An online magazine, released by AQAP, has been downloaded 55,000 times from British IP addresses over the past three months, and is being read by 4,000 Britons per week, according to a report. The terrorist content of the magazine includes instructions on how to build a bomb and urges an attack on the U.K. [International Business Times’ Ewan Palmer]
How has Belgium become Europe’s hub of jihadist recruitment? Michael Birnbaum explains the “consequences of what critics call decades of ineffectiveness in integrating immigrants.” [Washington Post]
A French court upheld a ban on an “Islamists out of France” rally planned for yesterday, citing fears of civil unrest. [Jurist’s Emelina Perez]
Widespread protests took place in Chechnya yesterday. Hundreds of thousands of protestors joined the rally to oppose the Charlie Hebdo depictions of the prophet Muhammed, reports Anna Nemtsova. [The Daily Beast] And at least 10 people have been killed and 45 churches set alight in Niger, also during protests of the cartoons. [BBC]
ISRAEL and PALESTINE
Israel is lobbying members of the ICC to cut funding to the court, in response to the decision to launch an inquiry into possible war crimes in Palestinian territory. Experts do not expect the lobbying move to result in significant cuts, report Thomas Escritt and Dan Williams. [Reuters]
The EU will challenge court decision on Hamas. The EU’s General Court decided in December to strike Hamas off the region’s terror list, citing an absence of properly examined evidence. [Wall Street Journal’s Laurence Norman]
The P5+1 and Iran made slow progress on furthering nuclear negotiations in Geneva last week, although an Iranian diplomat said the parties were “moving in the right direction.” [Al-Monitor’s Laura Rozen] Talks will resume at the senior official level in early February. [Wall Street Journal’s Laurence Norman]
Supporters of new Iran sanctions legislation are confident they can secure the required Senate votes needed to override President Obama’s threatened veto. [The Hill’s Kristina Wong] The Washington Post editorial board questions the president’s logic on the Iran sanctions bill, noting that new sanctions would only take effect if Iran fails to accept an agreement by the deadline set by the parties.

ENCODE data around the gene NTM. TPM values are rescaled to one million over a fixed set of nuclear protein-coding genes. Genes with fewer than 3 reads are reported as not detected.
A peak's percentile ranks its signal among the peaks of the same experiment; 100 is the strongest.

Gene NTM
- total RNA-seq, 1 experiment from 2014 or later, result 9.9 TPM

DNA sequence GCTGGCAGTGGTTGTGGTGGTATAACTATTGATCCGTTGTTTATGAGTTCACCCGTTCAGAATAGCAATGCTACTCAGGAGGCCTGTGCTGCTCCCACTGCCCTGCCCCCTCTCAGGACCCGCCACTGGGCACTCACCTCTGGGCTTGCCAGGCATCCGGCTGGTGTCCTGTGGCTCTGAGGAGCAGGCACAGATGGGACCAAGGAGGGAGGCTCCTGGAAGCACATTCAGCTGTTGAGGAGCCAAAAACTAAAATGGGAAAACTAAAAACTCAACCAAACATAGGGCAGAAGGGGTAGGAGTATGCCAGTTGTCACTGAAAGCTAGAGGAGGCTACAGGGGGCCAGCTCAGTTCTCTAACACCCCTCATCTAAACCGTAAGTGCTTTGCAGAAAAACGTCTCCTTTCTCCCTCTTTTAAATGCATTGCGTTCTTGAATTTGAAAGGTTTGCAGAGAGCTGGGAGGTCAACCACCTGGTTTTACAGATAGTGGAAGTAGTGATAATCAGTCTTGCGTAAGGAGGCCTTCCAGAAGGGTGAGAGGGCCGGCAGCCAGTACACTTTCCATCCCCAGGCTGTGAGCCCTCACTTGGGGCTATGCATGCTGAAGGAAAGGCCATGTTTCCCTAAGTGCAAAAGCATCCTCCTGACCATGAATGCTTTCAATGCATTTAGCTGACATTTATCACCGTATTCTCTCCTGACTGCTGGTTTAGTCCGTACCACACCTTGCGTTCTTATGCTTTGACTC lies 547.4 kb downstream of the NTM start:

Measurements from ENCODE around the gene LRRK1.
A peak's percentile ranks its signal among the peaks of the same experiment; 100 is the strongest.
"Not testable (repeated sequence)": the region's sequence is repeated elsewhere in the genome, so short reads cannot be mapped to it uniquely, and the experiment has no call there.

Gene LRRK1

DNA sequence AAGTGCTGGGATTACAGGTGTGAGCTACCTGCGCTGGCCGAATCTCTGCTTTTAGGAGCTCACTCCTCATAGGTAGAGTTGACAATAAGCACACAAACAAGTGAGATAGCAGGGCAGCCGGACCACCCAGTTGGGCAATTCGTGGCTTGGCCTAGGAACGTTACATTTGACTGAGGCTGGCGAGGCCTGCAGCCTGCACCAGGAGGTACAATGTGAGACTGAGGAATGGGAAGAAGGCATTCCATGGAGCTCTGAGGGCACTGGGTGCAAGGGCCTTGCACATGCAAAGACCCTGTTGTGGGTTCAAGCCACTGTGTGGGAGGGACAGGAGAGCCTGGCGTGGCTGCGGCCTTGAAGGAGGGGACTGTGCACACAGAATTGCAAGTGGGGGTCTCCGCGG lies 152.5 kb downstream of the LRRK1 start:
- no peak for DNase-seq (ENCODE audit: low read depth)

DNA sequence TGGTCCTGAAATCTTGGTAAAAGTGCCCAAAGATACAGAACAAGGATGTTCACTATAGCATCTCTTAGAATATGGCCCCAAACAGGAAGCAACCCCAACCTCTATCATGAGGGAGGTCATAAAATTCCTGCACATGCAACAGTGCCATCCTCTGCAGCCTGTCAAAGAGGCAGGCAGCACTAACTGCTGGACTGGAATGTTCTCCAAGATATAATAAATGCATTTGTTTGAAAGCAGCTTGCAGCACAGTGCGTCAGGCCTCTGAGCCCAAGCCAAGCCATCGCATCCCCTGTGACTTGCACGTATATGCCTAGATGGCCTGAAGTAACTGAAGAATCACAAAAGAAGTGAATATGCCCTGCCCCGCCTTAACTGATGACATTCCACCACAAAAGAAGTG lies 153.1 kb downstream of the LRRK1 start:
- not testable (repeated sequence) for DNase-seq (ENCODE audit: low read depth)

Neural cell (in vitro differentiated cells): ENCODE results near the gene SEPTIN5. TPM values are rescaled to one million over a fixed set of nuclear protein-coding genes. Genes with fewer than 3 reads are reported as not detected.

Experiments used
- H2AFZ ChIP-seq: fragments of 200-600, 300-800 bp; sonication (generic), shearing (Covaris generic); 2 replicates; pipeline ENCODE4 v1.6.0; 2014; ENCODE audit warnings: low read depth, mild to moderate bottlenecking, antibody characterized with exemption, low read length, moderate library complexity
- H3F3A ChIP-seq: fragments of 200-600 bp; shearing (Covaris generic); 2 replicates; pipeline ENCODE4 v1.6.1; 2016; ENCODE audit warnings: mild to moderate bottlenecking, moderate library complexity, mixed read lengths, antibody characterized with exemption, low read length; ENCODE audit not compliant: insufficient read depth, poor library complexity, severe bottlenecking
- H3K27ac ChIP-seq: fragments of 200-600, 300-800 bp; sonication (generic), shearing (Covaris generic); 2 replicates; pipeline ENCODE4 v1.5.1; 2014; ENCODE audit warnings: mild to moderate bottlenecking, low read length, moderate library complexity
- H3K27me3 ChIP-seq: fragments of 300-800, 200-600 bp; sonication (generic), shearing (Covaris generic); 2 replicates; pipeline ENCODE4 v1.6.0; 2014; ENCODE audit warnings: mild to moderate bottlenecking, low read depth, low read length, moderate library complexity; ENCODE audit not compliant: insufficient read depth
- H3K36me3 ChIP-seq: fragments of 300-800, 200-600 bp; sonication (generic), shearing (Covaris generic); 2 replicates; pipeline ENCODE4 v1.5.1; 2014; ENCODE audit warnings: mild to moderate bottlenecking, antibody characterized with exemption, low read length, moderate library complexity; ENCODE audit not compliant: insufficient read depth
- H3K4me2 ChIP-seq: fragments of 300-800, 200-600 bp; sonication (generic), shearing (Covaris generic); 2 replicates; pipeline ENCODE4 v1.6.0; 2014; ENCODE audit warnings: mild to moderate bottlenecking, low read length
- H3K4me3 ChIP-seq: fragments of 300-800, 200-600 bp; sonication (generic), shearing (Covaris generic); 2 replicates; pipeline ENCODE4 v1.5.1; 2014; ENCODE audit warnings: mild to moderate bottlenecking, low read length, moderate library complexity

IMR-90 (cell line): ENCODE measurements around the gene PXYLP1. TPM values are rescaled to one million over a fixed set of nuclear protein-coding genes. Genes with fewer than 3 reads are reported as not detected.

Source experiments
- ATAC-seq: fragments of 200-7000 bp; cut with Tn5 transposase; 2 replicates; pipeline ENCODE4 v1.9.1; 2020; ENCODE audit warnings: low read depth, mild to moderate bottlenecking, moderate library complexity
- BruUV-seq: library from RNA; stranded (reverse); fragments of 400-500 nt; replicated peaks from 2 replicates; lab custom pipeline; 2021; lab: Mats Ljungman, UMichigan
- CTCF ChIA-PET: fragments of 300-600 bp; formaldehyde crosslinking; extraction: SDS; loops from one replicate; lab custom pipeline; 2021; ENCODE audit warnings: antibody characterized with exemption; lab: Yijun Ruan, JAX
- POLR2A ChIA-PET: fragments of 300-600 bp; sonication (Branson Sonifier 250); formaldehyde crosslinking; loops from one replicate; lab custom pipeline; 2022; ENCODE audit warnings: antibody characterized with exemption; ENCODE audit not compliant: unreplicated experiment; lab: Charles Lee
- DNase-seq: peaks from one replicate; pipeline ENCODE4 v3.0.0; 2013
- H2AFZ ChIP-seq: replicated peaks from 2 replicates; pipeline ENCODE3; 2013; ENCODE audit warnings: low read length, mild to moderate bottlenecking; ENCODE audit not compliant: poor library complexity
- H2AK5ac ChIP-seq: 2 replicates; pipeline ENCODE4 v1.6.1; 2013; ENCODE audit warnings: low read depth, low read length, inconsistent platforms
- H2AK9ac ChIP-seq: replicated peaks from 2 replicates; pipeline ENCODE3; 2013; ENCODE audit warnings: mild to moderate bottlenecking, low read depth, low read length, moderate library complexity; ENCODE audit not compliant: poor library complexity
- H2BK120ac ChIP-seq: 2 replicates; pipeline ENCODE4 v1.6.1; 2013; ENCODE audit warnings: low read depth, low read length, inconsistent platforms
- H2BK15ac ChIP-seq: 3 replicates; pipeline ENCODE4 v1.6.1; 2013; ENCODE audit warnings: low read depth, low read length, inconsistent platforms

Central African countries have been urged by the UN Security Council to boost multinational efforts to counter Boko Haram, which has stepped up violent attacks and cross-border assaults in recent weeks. [Al Jazeera]
More than 20 captives have been freed after suspected Boko Haram gunmen kidnapped around 80 people during a cross-border attack in Cameroon. [Reuters]
A briefing on Boko Haram from The Guardian’s Mark Tran documents the group’s goals and increasing strengths.
A Dutch court has blocked the extradition to the U.S. of a man accused of having fought U.S. troops in Afghanistan, citing concerns over the possibility of CIA torture during the man’s arrest in Pakistan. [Reuters]
The memoir of current Guantánamo detainee Mohamedou Ould Slahi, detailing how he endured torture and humiliation, is being published this week following a six-year battle over declassification. [The Guardian’s Spencer Ackerman and Ian Cobain]
The Justice Department has retreated from its previous assaults on press freedom; Lynn Oberlander covers Attorney General Eric Holder’s announcement last week on the department’s revised media guidelines, governing when information about journalists’ sources can be sought. [The Intercept]
Fighting in eastern Ukraine intensified over the weekend. Kiev accused Moscow of sending “two battalions” of Russian troops across the border, while Kremlin officials accused Kiev of dismissing a new peace plan from Russian President Vladimir Putin last week. [Washington Post’s Karoun Demirjian]
Shi’ite Houthi rebels have besieged Yemeni Prime Minister Khalid Bahah’s main residence in the center of the capital, Sana’a. The incident comes despite a ceasefire agreed yesterday following fierce clashes in the city between Houthi fighters and Yemeni army soldiers. [Al Jazeera]
Australia’s terror threat for attacks on police has been raised to “high” following the emergence of fresh intelligence. [Sydney Morning Herald’s David Wroe]
The “routine intimidation of [Pakistan’s] prosecutors” is one of the greatest obstacles in the way of successful prosecution of terrorism suspects in ordinary courts, with the planned military courts unlikely to remedy the problem. [Wall Street Journal’s Syed Shoaib Hasan]
The U.S. is facing “a global armed conflict of uncertain duration.” Michael Gerson outlines how President Obama should respond to this “enormously complex” state of affairs. [Washington Post]
Andrew Jerell Jones interviews John Kiriakou, the only CIA officer “to go to prison in connection with the agency’s torture program” on account of disclosing classified information about the program to reporters. [The Intercept]
The U.S. can assist in “bring[ing] accountability to Sri Lanka,” writes Ryan Goodman, highlighting the benefits of targeted and timely criminal prosecutions in the United States, in an op-ed at the New York Times. The new Sri Lankan government “will take a new approach” with regard to international efforts on accountability for war atrocities, the foreign minister has pledged. [The Hindu’s Suhasini Haidar]